Obituary: Nakamura Kanzaburō XVIIISociety Culture
The news that kabuki actor Nakamura Kenzaburō died on December 5, 2012, at the young age of 57 shocked fans of the art, of course. But his death made itself felt throughout wider society, too. One normally would expect the press to have attention focused on the general election scheduled for December 16, but the media—in particular television stations—dedicated substantial coverage to his death, as well as to his life and work over the years. Special feature television programs were put together telling audiences in detail of his activities and his personality as a kabuki actor.
His two sons, Kankurō and Shichinosuke, succeed him and were in the middle of a 25-day series of kabuki performances when their father passed away. They waited until their work was complete before holding the formal funeral at the end of the year. The media coverage was prolific, with moment-by-moment, almost live broadcasting.
However popular Kanzaburō may have been, there were some who criticized the excessive coverage of the newspapers and television stations. But the relentless broadcasting showed that Kanzaburō’s death, or more accurately the way that he lived, was not that of just any talented kabuki actor. He was certainly much more than just a regular celebrity.
Still Too Young
The media described him as “the master” and the “greatest star,” using the sort of hyperbole that they are often guilty of. Had Kanzaburō himself heard these words he would have waved them away and dismissed them like the typically shy Tokyoite that he was.
It is said that Kanzaburō had a natural gift as a child actor. Although he prodigiously learned kabuki at an early stage, 57 years was still too young for him to master the deepest subtleties of his art. Kanzaburō himself would have been the first to admit as much. His father, Nakamura Kanzaburō XVII (1908–88), was one of the leading kabuki actors in the postwar period. His grandfather on his mother’s side, Onoe Kikugorō VI (1885–1949), was one of the masters who built the modern form of kabuki. Both within and outside his family, Kanzaburō was surrounded by “masters” and “stars” he might have never caught up to, no matter how much he studied and persevered. For all kabuki actors, not just Kanzaburō, these words that the media use so liberally are not to be used lightly. There were so many days ahead of him—days that he would have spent taking steps to bring him closer to the greats of the past.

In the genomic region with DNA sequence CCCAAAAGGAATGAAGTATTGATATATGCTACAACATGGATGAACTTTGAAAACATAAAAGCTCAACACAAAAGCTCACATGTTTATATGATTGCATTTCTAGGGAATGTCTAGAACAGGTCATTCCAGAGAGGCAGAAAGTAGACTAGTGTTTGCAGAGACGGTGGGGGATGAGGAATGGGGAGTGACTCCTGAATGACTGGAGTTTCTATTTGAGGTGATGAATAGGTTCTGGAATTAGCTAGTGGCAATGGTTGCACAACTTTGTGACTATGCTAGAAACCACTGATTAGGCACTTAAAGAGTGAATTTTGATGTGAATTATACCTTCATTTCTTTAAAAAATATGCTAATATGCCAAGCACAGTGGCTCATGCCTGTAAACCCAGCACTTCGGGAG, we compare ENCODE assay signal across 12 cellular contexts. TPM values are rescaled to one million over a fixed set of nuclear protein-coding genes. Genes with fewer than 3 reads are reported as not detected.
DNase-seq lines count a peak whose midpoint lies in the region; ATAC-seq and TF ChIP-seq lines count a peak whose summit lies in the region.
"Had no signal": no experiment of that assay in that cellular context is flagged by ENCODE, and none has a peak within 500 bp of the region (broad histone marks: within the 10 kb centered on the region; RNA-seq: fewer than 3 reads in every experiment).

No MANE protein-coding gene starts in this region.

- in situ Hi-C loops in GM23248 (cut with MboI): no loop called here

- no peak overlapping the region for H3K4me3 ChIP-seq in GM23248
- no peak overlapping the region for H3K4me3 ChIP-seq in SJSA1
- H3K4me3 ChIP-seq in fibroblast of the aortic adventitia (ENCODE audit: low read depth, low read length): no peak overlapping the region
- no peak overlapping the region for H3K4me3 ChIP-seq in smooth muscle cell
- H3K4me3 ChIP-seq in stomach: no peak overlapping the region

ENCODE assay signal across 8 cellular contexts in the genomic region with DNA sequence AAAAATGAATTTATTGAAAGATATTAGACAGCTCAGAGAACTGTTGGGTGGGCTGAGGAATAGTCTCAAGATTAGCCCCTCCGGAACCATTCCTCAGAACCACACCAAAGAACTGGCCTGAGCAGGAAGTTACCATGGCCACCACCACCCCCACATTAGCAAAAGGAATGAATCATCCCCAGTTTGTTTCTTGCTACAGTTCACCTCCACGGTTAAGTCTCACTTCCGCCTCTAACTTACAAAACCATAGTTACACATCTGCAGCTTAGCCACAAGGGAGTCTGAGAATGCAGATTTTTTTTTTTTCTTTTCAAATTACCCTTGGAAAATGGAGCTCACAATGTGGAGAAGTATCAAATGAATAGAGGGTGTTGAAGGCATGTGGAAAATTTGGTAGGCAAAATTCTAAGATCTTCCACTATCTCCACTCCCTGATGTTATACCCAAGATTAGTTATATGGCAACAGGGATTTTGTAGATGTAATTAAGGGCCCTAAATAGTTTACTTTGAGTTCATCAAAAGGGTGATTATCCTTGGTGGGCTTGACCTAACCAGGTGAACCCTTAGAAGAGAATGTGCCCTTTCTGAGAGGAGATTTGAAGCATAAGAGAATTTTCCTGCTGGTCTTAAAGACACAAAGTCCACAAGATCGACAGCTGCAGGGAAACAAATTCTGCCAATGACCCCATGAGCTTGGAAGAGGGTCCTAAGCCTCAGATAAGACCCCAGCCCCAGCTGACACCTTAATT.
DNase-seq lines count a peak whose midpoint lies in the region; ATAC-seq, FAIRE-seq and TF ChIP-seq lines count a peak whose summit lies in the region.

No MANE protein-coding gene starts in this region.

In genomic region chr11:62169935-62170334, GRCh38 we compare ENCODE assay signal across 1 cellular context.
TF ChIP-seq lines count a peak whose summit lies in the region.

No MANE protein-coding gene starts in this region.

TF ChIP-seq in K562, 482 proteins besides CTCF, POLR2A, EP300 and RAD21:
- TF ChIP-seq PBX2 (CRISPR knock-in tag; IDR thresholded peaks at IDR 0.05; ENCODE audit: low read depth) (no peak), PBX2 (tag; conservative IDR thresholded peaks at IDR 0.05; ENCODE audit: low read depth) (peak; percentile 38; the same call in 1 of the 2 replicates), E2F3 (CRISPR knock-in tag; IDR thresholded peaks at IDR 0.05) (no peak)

Kanzaburō may have been the greatest kabuki actor of his generation, but he was not yet a true master. Even so, there was great interest and concern from society at the news of his death. This was due to the sympathy and affinity that the public felt for this unique actor, whose humanity and way of life could be seen through his work.
Bold Experimentation in Modernizing Kabuki
Kanzaburō takes the stage in a May 2005 performance of Noda ban Togitatsu no utare at the Kabukiza theater. (Courtesy Shōchiku Co., Ltd. May not be reproduced without permission.)